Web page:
By Chris Evers / Published March 2018
“The time has come.” “Bring the pain.” “Brace for impact.” “Man the phones.” These comments reflect the attitudes of typical community association stakeholders when pavement preservation projects are scheduled. After all, who wants to be inconvenienced by road work? Similarly, who wants their phone ringing off the hook (for those who remember the hook, that is)?
It should go without saying, if you do have to field a resident complaint: remain calm, stay positive, and always agree with the resident. Nothing good comes from an argument. The good news is, with special care, the right partners, and the right materials there won’t be any pain, negative impact, or argument. After all, the best way to anticipate and field resident complaints and concerns is to work proactively to avoid them all together!
This may seem like an oxymoron, but it really is just common sense. The best time to start thinking about complaints is well before the project is underway. In fact, the planning stage is the most effective time to anticipate and actually intercept concerns and potential complaints. That’s primarily because those of us who have been in this game awhile know from experience the most common complaints related to this type of work and their root causes. Let’s look at a few:
Complaint #1: “My road is closed to traffic during construction, and I can’t get in or out of my driveway. Now I’m going to be late for my [fill in the blank]!”
Root Cause: With any project, there are inevitable delays. But it is the length of those delays that creates the greatest consternation among residents. How long will the selected process negatively impact resident traffic?
Maintenance of traffic is key to reducing resident complaints.There is a big difference between a 15 minute delay and an eight-hour delay; they will elicit very different levels and quantities of complaints from residents. By paying attention to the types of materials used for pavement preservation projects, one can minimize the disruption to residents. Start in the planning stages by looking at the condition of the roads in the community. We know that starting a preservation program works best when the roads are in good condition. It’s much easier and more cost effective to keep a good road good. Starting early with a rejuvenation program in the first one to three years of asphalt pavement life constitutes best practice for the roads, and as an added benefit, early remediation offers the quickest return to traffic of any preservation strategy. Selecting this approach will minimize complaints when it comes time to do the project.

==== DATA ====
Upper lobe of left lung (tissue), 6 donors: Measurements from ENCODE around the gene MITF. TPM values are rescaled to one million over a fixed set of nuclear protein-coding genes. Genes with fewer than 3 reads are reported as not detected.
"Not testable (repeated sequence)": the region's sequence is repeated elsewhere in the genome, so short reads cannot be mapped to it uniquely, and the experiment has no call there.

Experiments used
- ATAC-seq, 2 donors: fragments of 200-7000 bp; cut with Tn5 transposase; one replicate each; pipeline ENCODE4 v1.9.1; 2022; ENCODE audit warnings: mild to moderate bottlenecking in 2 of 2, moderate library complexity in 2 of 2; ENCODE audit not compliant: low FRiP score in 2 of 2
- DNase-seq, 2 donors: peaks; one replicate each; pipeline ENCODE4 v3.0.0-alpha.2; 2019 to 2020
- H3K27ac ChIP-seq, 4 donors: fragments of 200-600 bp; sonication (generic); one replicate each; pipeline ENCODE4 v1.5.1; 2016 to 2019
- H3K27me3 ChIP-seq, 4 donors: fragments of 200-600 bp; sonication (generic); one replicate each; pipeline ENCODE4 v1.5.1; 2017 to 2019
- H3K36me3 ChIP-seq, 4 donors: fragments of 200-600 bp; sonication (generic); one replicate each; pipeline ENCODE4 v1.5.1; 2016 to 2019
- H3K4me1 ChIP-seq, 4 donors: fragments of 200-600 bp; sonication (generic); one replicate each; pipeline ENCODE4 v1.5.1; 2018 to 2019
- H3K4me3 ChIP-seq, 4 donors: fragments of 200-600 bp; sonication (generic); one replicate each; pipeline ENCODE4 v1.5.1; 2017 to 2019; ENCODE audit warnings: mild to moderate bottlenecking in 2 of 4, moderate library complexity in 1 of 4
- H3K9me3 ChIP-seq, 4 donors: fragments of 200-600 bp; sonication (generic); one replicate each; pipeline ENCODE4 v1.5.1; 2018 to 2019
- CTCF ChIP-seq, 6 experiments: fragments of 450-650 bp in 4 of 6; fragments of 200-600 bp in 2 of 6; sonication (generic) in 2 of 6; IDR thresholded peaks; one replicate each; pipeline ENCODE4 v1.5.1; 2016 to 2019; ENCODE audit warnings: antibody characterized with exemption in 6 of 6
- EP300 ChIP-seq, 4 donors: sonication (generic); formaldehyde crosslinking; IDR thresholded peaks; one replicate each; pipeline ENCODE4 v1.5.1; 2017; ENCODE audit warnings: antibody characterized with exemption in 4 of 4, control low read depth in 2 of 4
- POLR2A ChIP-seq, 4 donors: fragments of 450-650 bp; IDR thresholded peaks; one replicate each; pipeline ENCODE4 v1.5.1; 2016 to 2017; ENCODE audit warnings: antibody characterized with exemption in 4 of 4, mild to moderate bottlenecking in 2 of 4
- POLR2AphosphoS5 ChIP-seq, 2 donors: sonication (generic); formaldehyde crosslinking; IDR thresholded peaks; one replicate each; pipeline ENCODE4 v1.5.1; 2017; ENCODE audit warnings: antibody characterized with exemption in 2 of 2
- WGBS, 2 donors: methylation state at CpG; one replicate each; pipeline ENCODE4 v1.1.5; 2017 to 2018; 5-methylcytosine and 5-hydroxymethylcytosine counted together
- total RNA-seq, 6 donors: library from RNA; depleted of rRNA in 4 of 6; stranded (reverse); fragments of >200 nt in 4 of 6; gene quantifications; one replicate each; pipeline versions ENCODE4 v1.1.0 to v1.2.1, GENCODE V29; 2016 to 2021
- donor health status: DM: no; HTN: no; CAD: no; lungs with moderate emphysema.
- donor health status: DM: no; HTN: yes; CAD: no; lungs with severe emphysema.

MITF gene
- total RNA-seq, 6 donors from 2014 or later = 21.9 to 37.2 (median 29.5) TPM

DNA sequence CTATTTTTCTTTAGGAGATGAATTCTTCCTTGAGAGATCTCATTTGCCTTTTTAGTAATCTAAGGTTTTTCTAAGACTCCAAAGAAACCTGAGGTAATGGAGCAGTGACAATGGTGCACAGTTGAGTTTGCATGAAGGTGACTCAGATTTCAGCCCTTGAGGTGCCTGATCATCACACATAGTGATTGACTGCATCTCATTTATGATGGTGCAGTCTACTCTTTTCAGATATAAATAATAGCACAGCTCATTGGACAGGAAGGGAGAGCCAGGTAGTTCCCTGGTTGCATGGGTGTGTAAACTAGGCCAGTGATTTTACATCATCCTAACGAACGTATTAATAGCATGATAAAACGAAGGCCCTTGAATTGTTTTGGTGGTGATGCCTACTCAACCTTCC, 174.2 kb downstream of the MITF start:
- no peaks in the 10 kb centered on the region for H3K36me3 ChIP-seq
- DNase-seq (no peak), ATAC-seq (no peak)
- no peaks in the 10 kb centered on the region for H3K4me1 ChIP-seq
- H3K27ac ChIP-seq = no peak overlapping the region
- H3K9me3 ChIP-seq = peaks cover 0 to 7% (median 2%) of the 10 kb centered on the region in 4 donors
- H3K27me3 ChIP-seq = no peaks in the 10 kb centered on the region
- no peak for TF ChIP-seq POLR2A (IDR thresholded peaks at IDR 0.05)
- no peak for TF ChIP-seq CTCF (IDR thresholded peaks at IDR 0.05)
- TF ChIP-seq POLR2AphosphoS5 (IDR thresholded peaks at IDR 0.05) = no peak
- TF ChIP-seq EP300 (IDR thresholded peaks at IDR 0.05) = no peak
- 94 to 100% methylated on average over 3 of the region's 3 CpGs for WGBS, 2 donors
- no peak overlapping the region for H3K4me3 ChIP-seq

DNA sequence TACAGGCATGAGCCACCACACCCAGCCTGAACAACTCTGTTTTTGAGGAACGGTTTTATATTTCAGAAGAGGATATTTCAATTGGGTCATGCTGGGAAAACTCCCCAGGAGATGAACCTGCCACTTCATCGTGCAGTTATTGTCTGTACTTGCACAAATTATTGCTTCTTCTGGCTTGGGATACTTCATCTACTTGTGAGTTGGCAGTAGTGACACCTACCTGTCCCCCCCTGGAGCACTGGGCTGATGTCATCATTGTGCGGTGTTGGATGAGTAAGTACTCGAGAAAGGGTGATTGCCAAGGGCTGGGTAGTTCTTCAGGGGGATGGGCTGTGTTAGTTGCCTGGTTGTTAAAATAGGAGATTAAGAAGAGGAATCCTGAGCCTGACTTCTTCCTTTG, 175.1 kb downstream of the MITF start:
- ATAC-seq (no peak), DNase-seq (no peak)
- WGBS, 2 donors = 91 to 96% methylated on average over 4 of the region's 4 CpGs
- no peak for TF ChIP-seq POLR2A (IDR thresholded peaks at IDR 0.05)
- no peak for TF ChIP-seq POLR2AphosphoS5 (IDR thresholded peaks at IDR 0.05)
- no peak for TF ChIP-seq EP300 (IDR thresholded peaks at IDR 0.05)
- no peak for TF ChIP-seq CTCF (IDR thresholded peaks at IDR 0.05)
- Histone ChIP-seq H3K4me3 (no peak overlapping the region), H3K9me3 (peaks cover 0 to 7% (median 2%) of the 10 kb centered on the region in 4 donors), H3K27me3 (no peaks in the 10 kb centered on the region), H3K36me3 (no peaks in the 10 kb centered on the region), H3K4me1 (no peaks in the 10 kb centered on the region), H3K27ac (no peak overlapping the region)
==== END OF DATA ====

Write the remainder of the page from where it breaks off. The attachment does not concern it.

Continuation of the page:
If the roads are not good candidates for rejuvenation, just remember: not all sealants are created equal. You will want to research health and environmental concerns, as well as which sealants require longer road closures. Avoiding such materials is another way to proactively ward off customer complaints.
Complaint #2: “This junk you are putting on the road tracked all over my brick paver driveway! Now the dog stepped in it, and the stuff is all over my white carpet.”
Root Cause: This is an example of another process-related complaint that is time-related. The type of materials chosen during design, and the inherent speed at which those products cure, will determine the amount and severity of complaints during construction.
Some materials take longer to cure and therefore can become problematic if a worksite is returned prematurely to traffic or if a furry creature happens to step on the pavement before the preservation material has fully cured. Again, the time to address this concern is during the planning and pre-construction phase.
Many sealers are prone to tracking if traffic resumes prematurely. Always ask the engineer, property manager, and the contractor about the length of time the materials used are susceptible to tracking. You should find out how they plan to mitigate any potential tracking. The longer it takes for the preservation product to cure, the higher the likelihood that a resident will drive through it and “make a mess.”